I’m remembering Frank on the program today. In 2006 on a beautiful June day at MSU’s Forest Akers Golf Course, Frank told me he was hired on Sept. 11, 1972, in the news department at WJR.
“At time, I was the youngest newsman they’d ever hired at WJR; I was 22 years old when I started there. People move around a lot in radio. My goal was to be at one place for five years, and I’m still trying to figure out what I’m going to do next.” Frank cites Van Patrick, Bob Reynolds, and J.P. McCarthy as mentors.
On always wanting to be in radio. “I grew up with a tape recorder in my hands and I would announce tabletop games sitting at the dining room table. Then I would watch TV and announce football games that were on television. Then I would critique myself later. My parents had a son who talked to himself at the dining room table so they could either try to nurture that or have me committed, and I’m glad they chose the former!”
On the transition from news to sports then to play-by-play: “It wasn’t too long after covering the Jimmy Hoffa disappearance – for which we won a lot of awards – that WJR was looking to do some new things in the sports department, which was run by Bob Reynolds at the time.” Frank became sports director when Reynolds retired.
He talks about beginning the transition to play-by-play by doing the Lions pre and postgame shows from the studio. Then he lobbied to go on the road to do the show and began to do that. Eventually Mike Lucci left his role as color analyst and Frank began doing color on the game with Bob Reynolds.
“One time Bob became ill when we were in Chicago; he went to the hospital with some heart problems. He was out for a couple weeks so I did the play-by-play while he was sick. Bob’s health continued to deteriorate, and I became the play-by-play guy for the Lions. It became natural, then, that when Bob Ufer became ill, I got that opportunity, too.”
On his surprise when WJR transitioned from U of M to MSU: “I was shocked and stunned. You don’t expect 30-year relationships to end that suddenly without warning.” He describes what he says was the right decision that allowed George Blaha to continue to broadcast MSU games while Frank continued to broadcast U of M games.
On the notion that he’s somehow anti-Spartan: “Tell that to my father-in-law. He’s a graduate and has a master’s from Michigan State and we get along quite well and never fight. People are going to draw their own opinions, and they’re often misguided. Most of the time you can’t do anything about that, so I don’t worry about it. I’ve always admired Michigan State. I just happen to be the announcer for the University of Michigan, which is State’s big rivals. People should relax and enjoy the lore of the rivalry. There’s no need to have any dislike for one another in the rivalry. What bothers me the most is when people feel they can’t like me because I do U of M football, as if your affiliation with a college should have anything to do with the way you view a person. I’ve never understood that.
“Michigan State football has always been close to my heart. The first college game I ever saw was in Spartan Stadium when I was at Cousino High School in Warren. My dad was a huge Spartan fan. He resented Michigan because Michigan kept Michigan State out of the Big Ten for so long. He was a guy who always loved the underdog. We always followed Michigan State at my house and cheered for them. I know who I am. I’ve got great friends at Michigan State. I love them dearly. They’re just two different schools. I do Michigan Football. And Michigan State wants to beat Michigan. That’s it, end of story for me.”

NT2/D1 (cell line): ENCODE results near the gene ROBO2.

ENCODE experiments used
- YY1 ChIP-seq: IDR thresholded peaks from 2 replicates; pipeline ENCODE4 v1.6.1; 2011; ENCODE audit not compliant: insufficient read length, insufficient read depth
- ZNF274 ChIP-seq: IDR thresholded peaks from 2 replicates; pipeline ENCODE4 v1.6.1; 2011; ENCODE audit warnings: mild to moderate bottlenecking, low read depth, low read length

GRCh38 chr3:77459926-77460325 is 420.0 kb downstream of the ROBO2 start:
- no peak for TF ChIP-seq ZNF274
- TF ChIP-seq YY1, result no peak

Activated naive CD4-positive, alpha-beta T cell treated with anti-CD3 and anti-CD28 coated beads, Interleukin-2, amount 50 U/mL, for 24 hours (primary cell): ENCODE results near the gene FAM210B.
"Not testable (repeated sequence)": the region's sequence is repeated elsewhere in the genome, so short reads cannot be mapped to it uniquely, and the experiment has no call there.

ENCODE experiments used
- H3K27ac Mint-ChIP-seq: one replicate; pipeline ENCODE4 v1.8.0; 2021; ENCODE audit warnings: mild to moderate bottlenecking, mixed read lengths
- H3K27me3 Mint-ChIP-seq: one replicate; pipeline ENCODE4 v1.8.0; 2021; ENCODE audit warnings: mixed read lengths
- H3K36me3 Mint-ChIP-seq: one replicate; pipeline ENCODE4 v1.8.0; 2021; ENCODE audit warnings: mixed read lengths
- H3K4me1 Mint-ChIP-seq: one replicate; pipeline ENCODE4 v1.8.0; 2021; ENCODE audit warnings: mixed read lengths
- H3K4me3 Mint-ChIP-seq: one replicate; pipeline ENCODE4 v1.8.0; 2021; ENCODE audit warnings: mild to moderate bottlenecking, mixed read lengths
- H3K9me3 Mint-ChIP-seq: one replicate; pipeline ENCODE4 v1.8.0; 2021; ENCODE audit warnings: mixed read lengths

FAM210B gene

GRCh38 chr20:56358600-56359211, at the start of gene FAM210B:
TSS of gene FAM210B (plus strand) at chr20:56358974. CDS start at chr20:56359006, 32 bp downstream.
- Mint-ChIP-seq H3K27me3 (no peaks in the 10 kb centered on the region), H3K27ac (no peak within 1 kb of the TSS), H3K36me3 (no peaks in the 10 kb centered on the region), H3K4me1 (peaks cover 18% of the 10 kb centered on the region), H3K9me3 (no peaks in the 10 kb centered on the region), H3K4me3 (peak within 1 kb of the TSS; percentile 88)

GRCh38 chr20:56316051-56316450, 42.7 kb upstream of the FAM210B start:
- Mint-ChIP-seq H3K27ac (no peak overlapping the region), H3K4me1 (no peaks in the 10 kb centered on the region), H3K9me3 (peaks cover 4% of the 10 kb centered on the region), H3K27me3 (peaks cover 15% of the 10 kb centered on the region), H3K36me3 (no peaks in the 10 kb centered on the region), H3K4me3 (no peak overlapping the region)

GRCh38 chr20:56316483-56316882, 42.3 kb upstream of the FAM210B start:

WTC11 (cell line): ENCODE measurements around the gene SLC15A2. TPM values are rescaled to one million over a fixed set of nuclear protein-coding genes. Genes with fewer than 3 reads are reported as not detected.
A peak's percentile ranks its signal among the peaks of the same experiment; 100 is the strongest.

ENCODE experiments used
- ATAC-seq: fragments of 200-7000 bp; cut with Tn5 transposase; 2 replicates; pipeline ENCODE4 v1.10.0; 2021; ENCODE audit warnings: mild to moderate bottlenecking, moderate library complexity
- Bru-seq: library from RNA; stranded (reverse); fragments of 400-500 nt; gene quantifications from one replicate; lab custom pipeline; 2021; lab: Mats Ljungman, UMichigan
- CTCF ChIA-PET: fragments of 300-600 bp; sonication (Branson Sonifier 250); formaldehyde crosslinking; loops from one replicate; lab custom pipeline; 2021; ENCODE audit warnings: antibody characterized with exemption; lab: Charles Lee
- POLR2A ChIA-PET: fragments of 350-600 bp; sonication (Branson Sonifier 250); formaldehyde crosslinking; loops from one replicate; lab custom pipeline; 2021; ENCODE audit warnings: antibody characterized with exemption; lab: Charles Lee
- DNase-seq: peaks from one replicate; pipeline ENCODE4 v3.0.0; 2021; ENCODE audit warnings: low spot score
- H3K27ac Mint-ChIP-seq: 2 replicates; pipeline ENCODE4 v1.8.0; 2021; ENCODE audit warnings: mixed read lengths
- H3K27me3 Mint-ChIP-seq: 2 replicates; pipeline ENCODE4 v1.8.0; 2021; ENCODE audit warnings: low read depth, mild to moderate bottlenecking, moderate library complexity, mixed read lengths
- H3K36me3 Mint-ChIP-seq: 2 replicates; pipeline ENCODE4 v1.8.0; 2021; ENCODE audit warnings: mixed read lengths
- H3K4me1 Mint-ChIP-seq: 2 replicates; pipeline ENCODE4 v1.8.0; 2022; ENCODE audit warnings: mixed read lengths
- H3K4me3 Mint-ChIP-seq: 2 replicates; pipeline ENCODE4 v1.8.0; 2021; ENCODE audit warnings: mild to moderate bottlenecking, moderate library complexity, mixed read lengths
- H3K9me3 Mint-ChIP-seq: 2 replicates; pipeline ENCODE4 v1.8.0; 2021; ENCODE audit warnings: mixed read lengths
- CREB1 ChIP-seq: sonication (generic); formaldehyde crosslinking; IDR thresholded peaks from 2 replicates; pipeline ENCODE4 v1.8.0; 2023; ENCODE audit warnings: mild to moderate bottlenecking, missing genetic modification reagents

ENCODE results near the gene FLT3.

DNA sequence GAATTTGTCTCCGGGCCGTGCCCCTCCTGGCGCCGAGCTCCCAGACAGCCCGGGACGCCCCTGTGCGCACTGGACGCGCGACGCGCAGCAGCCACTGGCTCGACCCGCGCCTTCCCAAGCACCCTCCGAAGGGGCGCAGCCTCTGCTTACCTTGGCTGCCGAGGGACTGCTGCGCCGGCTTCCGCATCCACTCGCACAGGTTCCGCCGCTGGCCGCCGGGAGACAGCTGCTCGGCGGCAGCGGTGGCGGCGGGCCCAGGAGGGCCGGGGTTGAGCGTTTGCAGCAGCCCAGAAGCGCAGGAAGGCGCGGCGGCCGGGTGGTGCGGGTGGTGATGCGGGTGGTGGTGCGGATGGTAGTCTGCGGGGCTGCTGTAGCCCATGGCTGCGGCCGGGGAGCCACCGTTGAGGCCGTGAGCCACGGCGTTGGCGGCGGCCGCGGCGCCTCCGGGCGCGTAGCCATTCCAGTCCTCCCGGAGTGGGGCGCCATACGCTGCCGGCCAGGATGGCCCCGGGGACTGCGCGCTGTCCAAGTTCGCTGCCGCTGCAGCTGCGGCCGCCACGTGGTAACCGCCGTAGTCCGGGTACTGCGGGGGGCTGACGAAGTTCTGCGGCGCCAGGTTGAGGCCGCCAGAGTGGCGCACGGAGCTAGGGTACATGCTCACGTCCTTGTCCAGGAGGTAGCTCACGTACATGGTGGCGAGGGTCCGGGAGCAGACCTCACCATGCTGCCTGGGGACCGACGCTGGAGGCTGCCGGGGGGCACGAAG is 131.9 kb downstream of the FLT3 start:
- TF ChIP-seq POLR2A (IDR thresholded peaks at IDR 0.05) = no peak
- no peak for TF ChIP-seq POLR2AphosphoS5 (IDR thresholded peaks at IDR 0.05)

We’re remembering WJR radio legend Frank Beckmann talking with me there in 2006. Nine years later in 2015 at that same spot - Forest Akers Golf Course at MSU – Frank reflects on his just-completed 30+ years doing radio play by play for University of Michigan football.
On the changes in college football during his time broadcasting games: “There are people who want to go after it because they think it’s too violent. This is a sport that builds character, teamwork, and personal responsibility in young men. All those skills lead to your success in the real world. The game itself is still about blocking and tackling. That’s the bottom line. You can have all the spread offenses and throw the ball all over the place. You still must block and tackle. If you don’t do that, you can’t play football and that’s never going to change.”
On the beginning of the Harbaugh/Dantonio rivalry: “Harbaugh will bring Michigan back; he’s a terrific coach. Mark Dantonio has done a super job at MSU. He’s put Michigan State into the upper echelon of college football. Jim Harbaugh has a chance to do that at Michigan. He’s been successful everywhere he’s been. My question is how long will he stay at Michigan? His track record is that he stays somewhere for about four years and then he’s out.
“It’s great to be here. I love East Lansing. I love the golf course. I love the people here. I’ve always had a great relationship with the people at MSU and I hope it continues for many more years.”
MSU Today airs Sunday mornings at 9:00 on WKAR News/Talk and Sunday nights at 8:00 on 760 WJR. Find, rate, and subscribe to “MSU Today with Russ White” on Spotify, Apple Podcasts, and wherever you get your shows.